For example, if we have 20 JVM nodes in our Grid each with 4 GB of free heap available for the storage of objects then we can store, when taking into account duplicates, 40 GB of Java objects. If we add a further 20 JVM nodes then we can store 80 GB. Access times are constant to read/write objects as the grid will go directly to the JVM which owns the primary key space for the object we require.
JSR 107 defines a standards based API to data grids which is very similar to the java.util.Map API as shown in Listing 1. Many Data Grids also make use of Java NIO to store Java objects “off heap” in Java NIO buffers. This has the advantage that we can increase the memory available for storage without increasing the latency from garbage collection pause times.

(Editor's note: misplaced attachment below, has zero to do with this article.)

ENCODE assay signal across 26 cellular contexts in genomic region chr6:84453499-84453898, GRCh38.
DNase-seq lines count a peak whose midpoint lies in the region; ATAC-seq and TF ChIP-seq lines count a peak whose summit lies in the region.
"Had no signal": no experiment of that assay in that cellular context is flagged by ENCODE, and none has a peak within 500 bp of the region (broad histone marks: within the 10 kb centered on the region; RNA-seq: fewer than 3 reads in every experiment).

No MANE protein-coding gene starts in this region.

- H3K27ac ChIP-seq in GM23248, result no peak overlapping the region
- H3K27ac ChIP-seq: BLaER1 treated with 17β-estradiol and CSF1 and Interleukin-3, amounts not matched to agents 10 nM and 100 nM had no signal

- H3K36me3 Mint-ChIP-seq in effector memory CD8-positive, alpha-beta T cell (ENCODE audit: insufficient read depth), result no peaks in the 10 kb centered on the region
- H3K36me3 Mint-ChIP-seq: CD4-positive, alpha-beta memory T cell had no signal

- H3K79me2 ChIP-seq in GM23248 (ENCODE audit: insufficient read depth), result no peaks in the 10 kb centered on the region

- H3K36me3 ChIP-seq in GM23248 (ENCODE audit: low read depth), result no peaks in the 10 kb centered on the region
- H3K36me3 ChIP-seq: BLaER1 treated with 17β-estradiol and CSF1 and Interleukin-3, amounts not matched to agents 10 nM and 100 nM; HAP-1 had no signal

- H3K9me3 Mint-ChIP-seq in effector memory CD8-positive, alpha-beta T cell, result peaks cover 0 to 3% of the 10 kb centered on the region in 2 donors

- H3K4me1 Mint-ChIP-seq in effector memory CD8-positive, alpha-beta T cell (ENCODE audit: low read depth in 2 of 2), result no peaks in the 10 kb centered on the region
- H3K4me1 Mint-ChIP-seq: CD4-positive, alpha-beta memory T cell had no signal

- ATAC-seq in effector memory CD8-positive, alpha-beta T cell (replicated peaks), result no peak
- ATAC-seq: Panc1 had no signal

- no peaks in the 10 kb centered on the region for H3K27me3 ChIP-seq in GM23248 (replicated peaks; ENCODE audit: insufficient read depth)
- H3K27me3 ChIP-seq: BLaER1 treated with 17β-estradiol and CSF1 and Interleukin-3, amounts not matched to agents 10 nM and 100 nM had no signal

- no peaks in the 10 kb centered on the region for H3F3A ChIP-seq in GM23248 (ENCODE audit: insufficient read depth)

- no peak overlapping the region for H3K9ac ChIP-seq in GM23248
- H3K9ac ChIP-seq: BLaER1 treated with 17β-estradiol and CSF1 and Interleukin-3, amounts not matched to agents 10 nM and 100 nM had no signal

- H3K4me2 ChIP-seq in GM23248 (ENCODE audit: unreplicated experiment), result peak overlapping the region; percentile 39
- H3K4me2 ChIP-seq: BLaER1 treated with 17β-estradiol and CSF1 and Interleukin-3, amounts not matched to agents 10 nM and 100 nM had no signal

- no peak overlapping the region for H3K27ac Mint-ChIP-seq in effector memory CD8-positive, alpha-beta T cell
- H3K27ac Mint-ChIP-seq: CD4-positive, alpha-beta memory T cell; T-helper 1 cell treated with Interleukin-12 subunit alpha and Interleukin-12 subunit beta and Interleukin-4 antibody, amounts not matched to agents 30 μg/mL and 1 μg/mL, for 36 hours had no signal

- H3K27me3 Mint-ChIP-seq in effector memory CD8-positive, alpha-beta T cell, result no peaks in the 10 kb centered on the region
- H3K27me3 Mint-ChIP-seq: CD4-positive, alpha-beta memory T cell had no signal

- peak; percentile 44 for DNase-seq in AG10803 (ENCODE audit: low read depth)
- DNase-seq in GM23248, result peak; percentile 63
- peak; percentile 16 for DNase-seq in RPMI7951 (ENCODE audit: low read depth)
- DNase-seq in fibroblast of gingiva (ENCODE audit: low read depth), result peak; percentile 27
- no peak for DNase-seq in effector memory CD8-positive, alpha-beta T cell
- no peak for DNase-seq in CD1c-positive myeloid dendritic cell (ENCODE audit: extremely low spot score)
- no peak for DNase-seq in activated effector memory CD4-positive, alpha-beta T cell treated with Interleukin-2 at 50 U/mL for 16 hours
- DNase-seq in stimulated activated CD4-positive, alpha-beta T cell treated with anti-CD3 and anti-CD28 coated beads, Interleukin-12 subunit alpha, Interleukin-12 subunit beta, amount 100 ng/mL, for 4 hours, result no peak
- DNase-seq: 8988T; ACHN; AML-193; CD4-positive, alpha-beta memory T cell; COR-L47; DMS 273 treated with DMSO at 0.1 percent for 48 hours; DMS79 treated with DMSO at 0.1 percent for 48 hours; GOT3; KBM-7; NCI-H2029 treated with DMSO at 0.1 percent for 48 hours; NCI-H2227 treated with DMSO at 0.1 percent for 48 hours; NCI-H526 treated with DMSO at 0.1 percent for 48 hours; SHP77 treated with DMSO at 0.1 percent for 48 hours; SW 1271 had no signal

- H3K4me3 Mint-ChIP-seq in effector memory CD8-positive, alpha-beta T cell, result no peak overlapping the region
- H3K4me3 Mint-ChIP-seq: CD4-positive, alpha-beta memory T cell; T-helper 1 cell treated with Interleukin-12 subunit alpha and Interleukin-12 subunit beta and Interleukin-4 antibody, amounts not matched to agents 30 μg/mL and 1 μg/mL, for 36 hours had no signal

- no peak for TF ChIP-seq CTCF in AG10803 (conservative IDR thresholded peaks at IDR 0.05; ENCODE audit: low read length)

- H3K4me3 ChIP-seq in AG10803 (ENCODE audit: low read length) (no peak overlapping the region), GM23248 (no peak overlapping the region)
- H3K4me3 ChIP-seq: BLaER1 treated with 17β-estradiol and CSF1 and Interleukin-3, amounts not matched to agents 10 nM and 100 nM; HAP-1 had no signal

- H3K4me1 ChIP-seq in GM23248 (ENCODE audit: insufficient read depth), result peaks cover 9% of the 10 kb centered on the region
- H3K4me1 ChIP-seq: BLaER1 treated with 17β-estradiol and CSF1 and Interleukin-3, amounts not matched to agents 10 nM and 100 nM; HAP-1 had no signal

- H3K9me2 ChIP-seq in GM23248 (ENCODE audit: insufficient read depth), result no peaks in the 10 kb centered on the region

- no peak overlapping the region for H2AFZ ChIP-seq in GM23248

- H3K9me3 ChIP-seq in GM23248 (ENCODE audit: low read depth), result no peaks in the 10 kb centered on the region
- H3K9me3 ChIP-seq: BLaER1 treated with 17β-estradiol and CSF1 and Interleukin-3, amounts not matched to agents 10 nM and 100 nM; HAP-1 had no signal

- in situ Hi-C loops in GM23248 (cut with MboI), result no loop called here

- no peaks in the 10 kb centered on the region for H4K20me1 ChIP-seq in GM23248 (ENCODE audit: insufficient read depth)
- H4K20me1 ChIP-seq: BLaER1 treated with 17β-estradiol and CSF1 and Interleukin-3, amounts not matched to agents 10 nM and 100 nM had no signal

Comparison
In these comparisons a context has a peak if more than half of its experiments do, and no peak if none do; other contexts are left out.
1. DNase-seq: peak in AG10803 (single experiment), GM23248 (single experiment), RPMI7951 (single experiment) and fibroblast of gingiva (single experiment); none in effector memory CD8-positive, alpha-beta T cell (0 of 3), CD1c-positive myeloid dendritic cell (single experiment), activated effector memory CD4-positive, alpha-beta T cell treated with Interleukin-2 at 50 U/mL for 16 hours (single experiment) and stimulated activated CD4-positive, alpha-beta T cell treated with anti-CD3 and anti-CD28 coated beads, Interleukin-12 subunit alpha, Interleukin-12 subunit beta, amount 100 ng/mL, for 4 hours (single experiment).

Listing 1
public static void main( String[] args )
CacheManager CacheManager = Caching.getCachingProvider().
MutableConfiguration<String, String> config = new MutableConfiguration<String,
Cache Cache = CacheManager.getCache("C2B2");
Cache.put("Key", "Value");

Parallel processing on the Grid

The problem arises when we store many 10 s of GB of Java objects across the Grid in many JVMs and then want to run some processing across the data set. For example, we may store objects representing hotels and their availability on dates. What happens when we want to run a query like “find all the hotels in Paris with availability on Valentines day 2015”? If we follow the simple Map API approach we would need to run code like that shown in Listing 2.